Maggiori, the artist, was more than ecstatic on Saturday night. Phillips won his Indian painting Pueblo. But he had a second piece which also sold for $ 50,000 at the online auction. The second image, depicting black cowboys from Texas, was part of the artist’s efforts to pay homage to a forgotten part of Texas history.

Maggiori had donated another black cowboy painting to the museum in October.

The museum does not disclose the artists’ views, but Duchemin said the event offers more generous terms than an art gallery, which can take 50% of the purchase price or more.

“This art exhibit is getting better and better,” said Maggiori, who lives in Taos, New Mexico.

Briscoe officials limited the live auction and Saturday dinner to 323 guests, or 65% of the capacity of the West Market Street facility. The museum’s board gave the green light for the live event just weeks before it took place.

“Two weeks ago I’m not sure I can tell you that this live event was going to happen for sure,” Duchemin said.

Many guests said they were just happy to be at a social gathering.

“This is our first event since the end of 2019,” said Debbie Montford, member of the museum’s board of directors. It was good to see old friends who had also shied away from office because of the pandemic, she added.

She was joined by her husband, John T. Montford, a former state senator and former AT&T executive. He is the chairman of the board of directors of Briscoe and one of the first donors to the museum, which opened in 2013 in the historic building that previously housed the Hertzberg Circus Museum.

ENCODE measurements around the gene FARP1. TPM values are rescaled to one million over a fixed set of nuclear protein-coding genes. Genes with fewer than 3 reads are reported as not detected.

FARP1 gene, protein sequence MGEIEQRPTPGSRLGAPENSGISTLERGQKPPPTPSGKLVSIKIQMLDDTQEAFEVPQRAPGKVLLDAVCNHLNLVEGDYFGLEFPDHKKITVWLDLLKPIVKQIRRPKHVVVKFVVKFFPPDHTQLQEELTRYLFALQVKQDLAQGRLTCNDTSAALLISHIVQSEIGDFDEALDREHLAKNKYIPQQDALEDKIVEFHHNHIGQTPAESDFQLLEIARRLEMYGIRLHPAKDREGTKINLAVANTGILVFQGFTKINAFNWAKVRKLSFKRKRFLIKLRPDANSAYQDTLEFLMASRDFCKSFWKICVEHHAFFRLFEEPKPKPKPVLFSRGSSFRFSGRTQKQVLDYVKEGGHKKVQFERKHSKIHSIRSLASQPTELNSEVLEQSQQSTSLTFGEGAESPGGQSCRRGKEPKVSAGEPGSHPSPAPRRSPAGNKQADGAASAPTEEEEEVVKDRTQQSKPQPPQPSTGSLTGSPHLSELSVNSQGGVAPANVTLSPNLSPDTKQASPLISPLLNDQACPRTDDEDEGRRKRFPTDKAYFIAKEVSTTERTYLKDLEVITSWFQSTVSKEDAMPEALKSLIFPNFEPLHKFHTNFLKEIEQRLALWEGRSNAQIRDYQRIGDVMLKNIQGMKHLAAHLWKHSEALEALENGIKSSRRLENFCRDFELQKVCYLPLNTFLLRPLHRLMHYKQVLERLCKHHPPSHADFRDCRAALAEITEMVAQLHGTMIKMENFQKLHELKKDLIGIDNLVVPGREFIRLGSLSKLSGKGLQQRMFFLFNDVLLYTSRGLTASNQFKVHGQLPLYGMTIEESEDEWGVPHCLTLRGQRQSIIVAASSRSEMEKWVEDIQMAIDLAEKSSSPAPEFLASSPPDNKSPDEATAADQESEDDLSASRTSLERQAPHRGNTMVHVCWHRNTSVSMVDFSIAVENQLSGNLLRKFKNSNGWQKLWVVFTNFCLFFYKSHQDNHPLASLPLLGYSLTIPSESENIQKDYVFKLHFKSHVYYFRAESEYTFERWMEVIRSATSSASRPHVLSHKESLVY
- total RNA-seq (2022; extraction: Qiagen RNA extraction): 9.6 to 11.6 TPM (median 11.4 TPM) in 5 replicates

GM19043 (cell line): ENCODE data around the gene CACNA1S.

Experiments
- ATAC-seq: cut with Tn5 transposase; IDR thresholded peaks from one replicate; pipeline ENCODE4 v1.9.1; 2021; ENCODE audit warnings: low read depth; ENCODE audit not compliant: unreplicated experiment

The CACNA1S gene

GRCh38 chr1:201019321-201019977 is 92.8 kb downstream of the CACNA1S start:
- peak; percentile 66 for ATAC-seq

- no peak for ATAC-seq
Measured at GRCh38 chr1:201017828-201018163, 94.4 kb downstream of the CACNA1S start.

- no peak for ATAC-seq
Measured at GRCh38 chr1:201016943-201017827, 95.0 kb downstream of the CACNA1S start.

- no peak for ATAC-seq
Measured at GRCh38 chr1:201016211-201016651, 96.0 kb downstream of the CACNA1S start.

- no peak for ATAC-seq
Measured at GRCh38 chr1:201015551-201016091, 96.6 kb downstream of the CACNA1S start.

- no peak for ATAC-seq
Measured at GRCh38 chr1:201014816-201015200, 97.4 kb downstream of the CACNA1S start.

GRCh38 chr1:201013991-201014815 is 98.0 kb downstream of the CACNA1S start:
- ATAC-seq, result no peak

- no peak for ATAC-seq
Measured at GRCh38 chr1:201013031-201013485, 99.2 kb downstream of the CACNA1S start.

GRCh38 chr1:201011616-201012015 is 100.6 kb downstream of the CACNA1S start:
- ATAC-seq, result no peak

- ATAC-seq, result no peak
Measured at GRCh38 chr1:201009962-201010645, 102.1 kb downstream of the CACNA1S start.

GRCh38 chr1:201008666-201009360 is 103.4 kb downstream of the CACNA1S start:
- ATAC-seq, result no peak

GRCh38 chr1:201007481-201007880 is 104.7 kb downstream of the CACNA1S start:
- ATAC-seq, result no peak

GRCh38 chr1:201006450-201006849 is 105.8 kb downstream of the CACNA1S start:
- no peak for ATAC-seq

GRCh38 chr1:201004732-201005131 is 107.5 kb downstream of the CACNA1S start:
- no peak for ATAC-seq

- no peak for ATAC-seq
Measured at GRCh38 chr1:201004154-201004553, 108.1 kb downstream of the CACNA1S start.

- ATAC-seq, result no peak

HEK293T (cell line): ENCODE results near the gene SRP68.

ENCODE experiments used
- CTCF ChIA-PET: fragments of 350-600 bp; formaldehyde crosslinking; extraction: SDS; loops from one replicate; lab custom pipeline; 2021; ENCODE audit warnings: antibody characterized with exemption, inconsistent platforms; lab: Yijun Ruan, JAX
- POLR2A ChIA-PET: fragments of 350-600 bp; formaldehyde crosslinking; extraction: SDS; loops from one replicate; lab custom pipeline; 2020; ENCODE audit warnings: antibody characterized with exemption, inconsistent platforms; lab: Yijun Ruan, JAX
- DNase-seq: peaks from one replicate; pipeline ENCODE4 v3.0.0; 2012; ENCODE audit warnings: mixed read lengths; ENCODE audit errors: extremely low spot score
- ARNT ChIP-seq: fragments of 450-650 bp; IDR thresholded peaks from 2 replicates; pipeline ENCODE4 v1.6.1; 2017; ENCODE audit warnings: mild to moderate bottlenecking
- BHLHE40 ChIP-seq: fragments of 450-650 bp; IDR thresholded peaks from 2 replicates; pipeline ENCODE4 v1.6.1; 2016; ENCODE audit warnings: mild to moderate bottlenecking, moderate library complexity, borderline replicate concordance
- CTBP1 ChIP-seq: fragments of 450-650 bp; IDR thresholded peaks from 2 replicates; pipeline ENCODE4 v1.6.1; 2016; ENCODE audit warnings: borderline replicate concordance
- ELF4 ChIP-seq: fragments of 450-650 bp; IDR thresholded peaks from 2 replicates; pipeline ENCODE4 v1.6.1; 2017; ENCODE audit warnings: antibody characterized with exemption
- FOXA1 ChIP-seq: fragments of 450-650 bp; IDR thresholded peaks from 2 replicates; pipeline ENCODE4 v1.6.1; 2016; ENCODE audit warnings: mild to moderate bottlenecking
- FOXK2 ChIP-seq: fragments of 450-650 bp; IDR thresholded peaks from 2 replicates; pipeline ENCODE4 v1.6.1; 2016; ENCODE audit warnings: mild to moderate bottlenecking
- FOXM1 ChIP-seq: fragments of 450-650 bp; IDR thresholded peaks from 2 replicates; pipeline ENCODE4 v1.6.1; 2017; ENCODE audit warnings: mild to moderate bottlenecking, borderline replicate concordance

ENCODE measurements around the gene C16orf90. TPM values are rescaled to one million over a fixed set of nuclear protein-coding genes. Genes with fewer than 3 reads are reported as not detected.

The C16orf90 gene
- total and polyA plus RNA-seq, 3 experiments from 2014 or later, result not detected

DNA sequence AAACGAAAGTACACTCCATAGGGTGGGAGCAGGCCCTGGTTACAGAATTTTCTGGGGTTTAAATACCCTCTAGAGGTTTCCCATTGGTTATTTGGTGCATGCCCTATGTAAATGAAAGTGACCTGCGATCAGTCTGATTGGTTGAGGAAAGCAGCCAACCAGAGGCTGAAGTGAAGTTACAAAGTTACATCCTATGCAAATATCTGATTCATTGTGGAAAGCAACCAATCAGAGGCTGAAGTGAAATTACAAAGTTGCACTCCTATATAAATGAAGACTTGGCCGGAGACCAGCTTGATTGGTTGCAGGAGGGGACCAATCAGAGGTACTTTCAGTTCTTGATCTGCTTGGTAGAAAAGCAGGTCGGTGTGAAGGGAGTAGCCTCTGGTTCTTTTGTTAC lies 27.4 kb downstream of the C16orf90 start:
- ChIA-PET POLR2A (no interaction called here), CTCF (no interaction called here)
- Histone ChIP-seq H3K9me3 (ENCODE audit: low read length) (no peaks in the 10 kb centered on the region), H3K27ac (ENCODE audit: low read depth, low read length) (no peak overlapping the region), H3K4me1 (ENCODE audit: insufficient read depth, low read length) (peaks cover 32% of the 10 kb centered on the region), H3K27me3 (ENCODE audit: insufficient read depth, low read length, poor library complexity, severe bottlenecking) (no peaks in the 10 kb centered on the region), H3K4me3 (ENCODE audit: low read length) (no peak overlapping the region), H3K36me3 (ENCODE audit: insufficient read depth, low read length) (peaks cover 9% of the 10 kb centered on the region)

The Museum of Western Art is named after the late Governor Dolph Briscoe Jr. The Governor and his wife, Janey, have donated $ 4 million.

The plan for Saturday night was to broadcast the auction live. Technical difficulties delayed the start of the auction by about 10 minutes and the event started without the livestream.

The roughly 100 viewers who registered for the event online eventually joined the live auction, but only after missing the opportunity to bid on the first dozen pieces.

“Some artists were unhappy that the problem happened,” Duchemin said. They were concerned that some bidders might not be able to participate, which could lower the selling price of their art.

Duchemin, an expert in Western art who took the reins of the Briscoe in 2017, instituted the live auction in 2018.

This year’s auction was very different from that of March 2019, when the “Artists’ Night” exhibition and sale lasted two nights.

Two years ago, the live auction and dinner was on Friday evening, and the “Luck of the Draw” sale was on Saturday evening.

Art opted for fixed prices at “Luck of the Draw”, with interested buyers putting slips in a box next to the works on display. The artwork went to the person whose name was on the first leaf drawn.

The online auctions have attracted new collectors, such as a New Zealand buyer who otherwise would not have been part of the auction. Duchemin said the museum will decide whether to keep the component online next year.

The Briscoe event is unlike others on the Western Art Tour – in Jackson Hole, Wyo .; Santa Fe, New Mexico; and Scottsdale, Arizona – in that all of the artists represented at the San Antonio event are alive.

Other exhibits include works by deceased artists such as Charles M. Russell and Frederic Remington.

The work costs over $ 500,000 in some cases.

Duchemin said the spirit of the San Antonio arts event is that artists and attendees can talk to each other directly.

Next year, Duchemin hopes to return to a two-day live event.

This year’s one night event meant less mixing up for him and the other museum staff, which took a toll on the museum.

“Our goal is to build relationships with art collectors so that the $ 50,000 art sale eventually turns into a $ 1 million contribution,” said Duchemin.